Nvidia's outlook going forward after a down third-quarter performance was decidedly grim Thursday, matching the bleakness of so many other high-tech companies reporting earnings in recent weeks. The graphics chip maker offered guidance towards as much as a 5 percent drop in business for the fourth quarter, traditionally a revenue-friendly season for computer hardware due to the holidays.
Nvidia saw third-quarter profits sink 74 percent to $61.7 billion from $235.7 billion in the same quarter a year ago, as revenue also fell 20 percent year-on-year, the Santa Clara, Calif.-based company reported. Nvidia reported $897.7 million in third-quarter revenue, down from $1.12 billion last year, but beating analysts' projections of about $890 million for the quarter.
"We have to recapture our market share. We recently lost some of our share and we have to get that back," said Nvidia CEO Jen-Hsun Huang, attributing his company's less-than-stellar quarterly performance to gains made by the chip maker's main discrete graphics card rival, Advanced Micro Devices.
"We absolutely will regain market share. This is a segment where performance matters, where technology matters, where architecture matters. Our challenge was that we were caught flat-footed at 65 nanometers and our GPU and board solution was too expensive," Jen-Hsun said, referring to Sunnyvale, Calif.-based AMD's transition to the 55nm process for graphics processors ahead of Nvidia.
Nvidia's share of the global GPU market slipped from 31.4 percent in the second quarter to 27.8 percent in the third quarter, according to Tiburon, Calif.-based market research firm Jon Peddie Research. Over the same time period, AMD grew the market share of its ATI graphics products from 18.1 percent to 20.6 percent, while market leader Intel of Santa Clara, Calif. also cut into Nvidia's business with a market share gain from 47.4 percent to 49.4 percent.
Intel, which sells its graphics products as integrated chipsets on motherboards that support the company's central processors, saw the greatest year-on-year GPU growth at 81.4 percent. But Jen-Hsun's remarks about being caught "flat-footed" by a competitor seemed to be a reference to the discrete graphics maker's rivalry with AMD, which grew its GPU business 22.8 percent year-on-year, according to Jon Peddie Research, while Nvidia shrunk by 6.4 percent.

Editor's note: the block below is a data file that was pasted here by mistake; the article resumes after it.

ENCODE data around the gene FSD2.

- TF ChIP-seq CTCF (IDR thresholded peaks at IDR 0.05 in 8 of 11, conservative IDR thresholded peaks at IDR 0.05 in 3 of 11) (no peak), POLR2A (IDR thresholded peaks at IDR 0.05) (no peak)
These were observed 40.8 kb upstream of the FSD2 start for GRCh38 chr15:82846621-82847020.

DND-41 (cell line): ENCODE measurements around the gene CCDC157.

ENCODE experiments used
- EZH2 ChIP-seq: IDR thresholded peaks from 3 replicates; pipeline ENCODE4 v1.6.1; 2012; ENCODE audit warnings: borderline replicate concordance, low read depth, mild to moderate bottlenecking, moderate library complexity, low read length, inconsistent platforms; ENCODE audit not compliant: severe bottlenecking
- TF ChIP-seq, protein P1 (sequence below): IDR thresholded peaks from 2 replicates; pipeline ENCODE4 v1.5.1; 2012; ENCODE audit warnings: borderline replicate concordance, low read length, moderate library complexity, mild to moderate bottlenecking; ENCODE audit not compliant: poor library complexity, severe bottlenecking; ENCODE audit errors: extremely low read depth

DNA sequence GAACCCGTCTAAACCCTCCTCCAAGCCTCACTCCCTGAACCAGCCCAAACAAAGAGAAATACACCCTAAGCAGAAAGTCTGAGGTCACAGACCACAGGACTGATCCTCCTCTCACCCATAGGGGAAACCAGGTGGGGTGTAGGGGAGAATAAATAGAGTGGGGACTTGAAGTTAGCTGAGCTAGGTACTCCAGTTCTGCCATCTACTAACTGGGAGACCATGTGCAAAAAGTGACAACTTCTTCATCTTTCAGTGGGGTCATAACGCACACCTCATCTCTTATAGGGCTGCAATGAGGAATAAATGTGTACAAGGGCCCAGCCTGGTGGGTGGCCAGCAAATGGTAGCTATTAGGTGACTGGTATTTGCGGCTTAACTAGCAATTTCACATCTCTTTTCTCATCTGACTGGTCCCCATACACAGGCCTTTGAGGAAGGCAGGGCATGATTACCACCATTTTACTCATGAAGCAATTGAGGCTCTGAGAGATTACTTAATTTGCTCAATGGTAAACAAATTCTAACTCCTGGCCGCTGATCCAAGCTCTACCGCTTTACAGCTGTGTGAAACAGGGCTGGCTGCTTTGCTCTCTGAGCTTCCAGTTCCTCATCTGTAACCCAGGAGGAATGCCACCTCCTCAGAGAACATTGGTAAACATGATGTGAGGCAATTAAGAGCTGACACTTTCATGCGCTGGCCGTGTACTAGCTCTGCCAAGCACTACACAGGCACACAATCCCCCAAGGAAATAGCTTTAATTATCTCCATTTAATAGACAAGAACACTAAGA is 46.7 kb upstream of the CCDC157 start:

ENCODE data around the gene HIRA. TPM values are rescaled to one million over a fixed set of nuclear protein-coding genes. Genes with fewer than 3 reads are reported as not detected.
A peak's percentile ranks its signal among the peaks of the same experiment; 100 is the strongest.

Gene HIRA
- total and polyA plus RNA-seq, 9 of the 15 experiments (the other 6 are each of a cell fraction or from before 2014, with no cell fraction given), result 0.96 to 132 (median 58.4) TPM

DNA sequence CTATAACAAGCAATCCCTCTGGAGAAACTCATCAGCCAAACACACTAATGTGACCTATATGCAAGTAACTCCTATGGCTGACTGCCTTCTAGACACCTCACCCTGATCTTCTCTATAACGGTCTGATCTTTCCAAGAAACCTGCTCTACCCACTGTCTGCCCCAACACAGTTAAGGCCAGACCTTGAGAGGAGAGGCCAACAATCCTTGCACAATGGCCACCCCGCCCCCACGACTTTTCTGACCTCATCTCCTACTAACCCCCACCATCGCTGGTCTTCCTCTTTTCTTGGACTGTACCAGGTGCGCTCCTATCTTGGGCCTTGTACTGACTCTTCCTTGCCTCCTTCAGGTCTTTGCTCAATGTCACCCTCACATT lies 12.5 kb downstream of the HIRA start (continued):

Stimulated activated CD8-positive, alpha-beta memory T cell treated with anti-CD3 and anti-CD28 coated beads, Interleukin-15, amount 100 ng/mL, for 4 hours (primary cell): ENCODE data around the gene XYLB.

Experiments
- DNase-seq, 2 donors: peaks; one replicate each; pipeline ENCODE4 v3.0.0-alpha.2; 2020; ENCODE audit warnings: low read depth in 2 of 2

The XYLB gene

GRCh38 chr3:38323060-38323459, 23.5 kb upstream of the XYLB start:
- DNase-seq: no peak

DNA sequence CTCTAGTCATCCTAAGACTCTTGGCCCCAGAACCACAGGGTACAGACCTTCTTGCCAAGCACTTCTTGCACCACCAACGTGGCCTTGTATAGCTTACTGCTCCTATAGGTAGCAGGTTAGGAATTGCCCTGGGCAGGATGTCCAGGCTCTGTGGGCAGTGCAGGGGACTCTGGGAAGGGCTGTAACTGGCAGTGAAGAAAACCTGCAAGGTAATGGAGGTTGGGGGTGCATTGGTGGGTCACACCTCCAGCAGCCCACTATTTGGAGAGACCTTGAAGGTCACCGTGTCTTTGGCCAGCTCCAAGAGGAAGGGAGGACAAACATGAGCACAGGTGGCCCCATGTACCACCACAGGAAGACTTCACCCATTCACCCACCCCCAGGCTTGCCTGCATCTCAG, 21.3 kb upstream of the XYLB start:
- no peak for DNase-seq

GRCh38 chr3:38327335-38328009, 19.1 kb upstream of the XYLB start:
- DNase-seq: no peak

Beginning in late June, AMD released its ATI Radeon R700 series of graphics cards, including the Radeon HD 4870 X2, which was quickly named the top-performing discrete graphics product on the market in many quarters.
Nvidia did see one major win in the third quarter, when the company's new GeForce 9-Series motherboard GPUs were selected by Apple as the graphics processors for the Cupertino, Calif.-based computer maker's new MacBook notebook line, nosing out integrated graphics from Intel.
Nvidia also expects its GeForce 9300M and 9400M chipsets for desktop PCs to see major growth in the fourth quarter and beyond, cutting into Intel's share of the integrated graphics market, Jen-Hsun said.
The Nvidia CEO promised his company would regain the discrete graphics performance edge over AMD as its "fabulous new processor" emerges in 2009, but also as Nvidia's 55nm process transition ramps in the coming months.
Jen-Hsun also indicated that a recent $196-million write-down and product recall associated with poorly packaged notebook GPUs is likely the end of that painful episode for Nvidia.
"We have completely transitioned out of that material set [for the mobile products that have caused problems]. We won't know until we're done, but nothing we've seen so far suggests that we should change it at this time," he said, answering a financial analyst's question Thursday as to whether the $196 million would cover the recall charge entirely.